21 September 2014

Creativity And Trust: A Coming Out

By: Jon Katz
Creativity And Trust

Creativity And Trust

When I teach writing, the first thing I ask my students is this: do not ever speak poorly of your work in my class, it will hear you.

Creativity is an act of trust, a covenant with oneself. It is not about what others think of your work, it is about what you think of your work. Creativity is a leap of faith, a jump off the bridge, a plunge into icy water, and most of all a coming out, an affirmation of identity and self.

If you cannot trust your own work, how can you ask others to like it and trust it? When I take a photo, write something, I never know if other people with like it, get it, approve of it. It is not my concern, really. What matters is that I like it. I send my work out into the world, some of it good, some not so good, some fine, some not very fine. Some of it vanishes without a trace, some is cheered and praised along the way, some returns battered and lonely, never to be heard or seen again.

Some years ago I resolved to trust my work, to trust myself, it is the foundation of creativity. It is not good or bad work, it is my work, I am proud of it, I respect and trust it, I will never speak poorly of it, even as I know some people may and will. That is our contract with the world, those of us who chose a creative path, we do our work, close our eyes, take a breath, take the leap. We trust ourselves and our work.

This is a coming out, it is an act beyond the work itself. It says I am important, I deserve to be heard, my story, my photo, my idea is important to me and I want to share it with the world. It is an affirmation of the self, the building of ego and soul. I am never so arrogant that I think all of my work is good, only that it is my work, it is a part of me, and I will not speak ill of it. It may be listening.

Posted in General

Simon At Peace

By: Jon Katz
Simon At Peace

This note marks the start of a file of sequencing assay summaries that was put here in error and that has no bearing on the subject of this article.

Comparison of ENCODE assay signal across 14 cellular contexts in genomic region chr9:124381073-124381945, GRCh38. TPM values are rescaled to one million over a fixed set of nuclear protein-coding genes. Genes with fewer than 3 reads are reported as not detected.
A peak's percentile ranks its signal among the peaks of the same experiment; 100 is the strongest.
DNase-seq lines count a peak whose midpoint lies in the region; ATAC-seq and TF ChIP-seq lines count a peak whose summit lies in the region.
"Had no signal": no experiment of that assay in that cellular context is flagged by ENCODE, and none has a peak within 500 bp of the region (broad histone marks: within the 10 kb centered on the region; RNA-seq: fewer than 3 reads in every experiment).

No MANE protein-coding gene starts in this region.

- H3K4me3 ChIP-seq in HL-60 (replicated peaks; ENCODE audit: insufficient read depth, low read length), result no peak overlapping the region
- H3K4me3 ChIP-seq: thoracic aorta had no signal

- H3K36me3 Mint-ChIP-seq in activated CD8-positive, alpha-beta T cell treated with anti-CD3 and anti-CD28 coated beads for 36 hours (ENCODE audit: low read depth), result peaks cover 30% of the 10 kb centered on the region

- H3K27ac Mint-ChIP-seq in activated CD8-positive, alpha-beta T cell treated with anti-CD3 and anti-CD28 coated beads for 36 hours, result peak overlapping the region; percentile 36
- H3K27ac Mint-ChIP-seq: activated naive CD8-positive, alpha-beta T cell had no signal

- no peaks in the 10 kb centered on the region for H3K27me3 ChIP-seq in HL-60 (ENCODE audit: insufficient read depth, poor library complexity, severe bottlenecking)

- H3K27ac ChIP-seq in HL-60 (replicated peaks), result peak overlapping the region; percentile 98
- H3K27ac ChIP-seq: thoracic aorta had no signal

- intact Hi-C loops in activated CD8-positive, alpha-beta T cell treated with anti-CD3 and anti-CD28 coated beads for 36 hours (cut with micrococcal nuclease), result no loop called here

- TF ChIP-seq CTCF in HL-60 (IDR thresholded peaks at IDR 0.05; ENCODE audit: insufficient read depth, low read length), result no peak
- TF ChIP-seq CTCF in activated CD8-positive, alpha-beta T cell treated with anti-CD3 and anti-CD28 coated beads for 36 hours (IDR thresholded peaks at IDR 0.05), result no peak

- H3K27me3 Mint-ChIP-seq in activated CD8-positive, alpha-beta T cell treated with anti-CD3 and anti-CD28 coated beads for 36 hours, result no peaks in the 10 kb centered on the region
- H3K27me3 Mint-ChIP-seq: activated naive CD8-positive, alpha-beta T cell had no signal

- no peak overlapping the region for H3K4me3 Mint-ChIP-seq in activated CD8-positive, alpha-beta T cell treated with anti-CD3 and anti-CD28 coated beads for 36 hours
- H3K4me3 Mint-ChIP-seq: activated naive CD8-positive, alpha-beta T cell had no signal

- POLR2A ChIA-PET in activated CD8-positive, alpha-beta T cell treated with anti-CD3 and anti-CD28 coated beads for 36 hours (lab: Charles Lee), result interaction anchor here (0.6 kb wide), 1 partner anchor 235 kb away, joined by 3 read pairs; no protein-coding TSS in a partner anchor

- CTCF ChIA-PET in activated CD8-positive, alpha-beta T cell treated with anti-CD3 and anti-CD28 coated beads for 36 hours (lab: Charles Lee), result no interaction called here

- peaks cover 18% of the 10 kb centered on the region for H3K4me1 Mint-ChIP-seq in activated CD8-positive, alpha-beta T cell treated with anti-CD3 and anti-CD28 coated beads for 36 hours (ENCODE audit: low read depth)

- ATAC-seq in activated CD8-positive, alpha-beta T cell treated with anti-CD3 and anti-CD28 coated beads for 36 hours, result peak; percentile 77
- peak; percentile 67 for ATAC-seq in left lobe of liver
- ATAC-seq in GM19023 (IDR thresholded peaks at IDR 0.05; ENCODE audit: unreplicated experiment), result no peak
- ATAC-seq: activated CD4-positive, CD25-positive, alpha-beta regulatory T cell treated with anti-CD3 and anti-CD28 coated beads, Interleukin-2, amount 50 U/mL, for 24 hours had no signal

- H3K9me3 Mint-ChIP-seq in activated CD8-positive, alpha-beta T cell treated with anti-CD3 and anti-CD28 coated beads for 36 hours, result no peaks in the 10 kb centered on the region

Simon At Peace

Simon has recovered from most of his wounds and ailments, but his front legs remain twisted, almost certainly painful and sore, despite the great care from our farrier, Ken Norman. He lies down often, much more than Lulu and Fanny, I think to rest his legs. His suffering has never affected his disposition, he is a sweet creature.

My book about Simon, "Saving Simon," will be out in a few weeks – October 7. I will open the book tour at Battenkill Books, my local bookstore. We are giving away a signed "Saving Simon" postcard to everyone who pre-orders or orders a book from Battenkill – we are shooting for 2,000 books sold there. You can call the store at 518 677-2515, or e-mail Connie Brooks at connie@battenkillbooks.com. They take Paypal and ship anywhere in the world.

In buying a book through Battenkill, you are not only supporting me and Simon, but the idea of the independent bookstore as well, the idea of shopping local and preserving individuality and scale. People who pre-order the Simon book will also have a chance at winning a potholder from Maria, some free Fromm Family Food, the food my dogs eat, and signed photographs and notecards.

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Poem To Scott And Those Who Hurt: You Do Not Have To Be Good

By: Jon Katz
You Do Not Have To Be Good

You Do Not Have To Be Good

This poem is dedicated to my friend Scott Carrino and to all of those who hurt. It was inspired by Mary Oliver's wonderful poem, "Wild Geese," and Omar Khayam's "The Moving Finger."  Thanks to them.



"You do not have to be perfect,

or even good.

You do not have to walk on your knees,

or bow to the universe.

You only have to let your soft spirit and brave body

love what it loves,

and do what it does.

You only have to sing your song,

to the waiting world.

Tell me your struggle stories,

and I will tell you mine,

but the moving finger writes,

and I would rather we clap our hands,

and applaud the sun as it sails across the landscape.

Meanwhile, the sheep graze in the meadow,

the cows in the field, the songbirds are already gone,

without fanfare or farewell.

October light is turning the forests red and orange,

the wild geese, out in the fields, are getting ready to go home again.

Whoever you are, no matter how lonely, how frightened, how troubled

or sick, the world offers itself to you and your imagination,

it calls to you to seek out your place in the world, to live a life of meaning,

to tell your story,

to join with  the family of things to dance in the great dance of life."

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20 September 2014

The Creative Spark. Freeing The Passion Of The Soul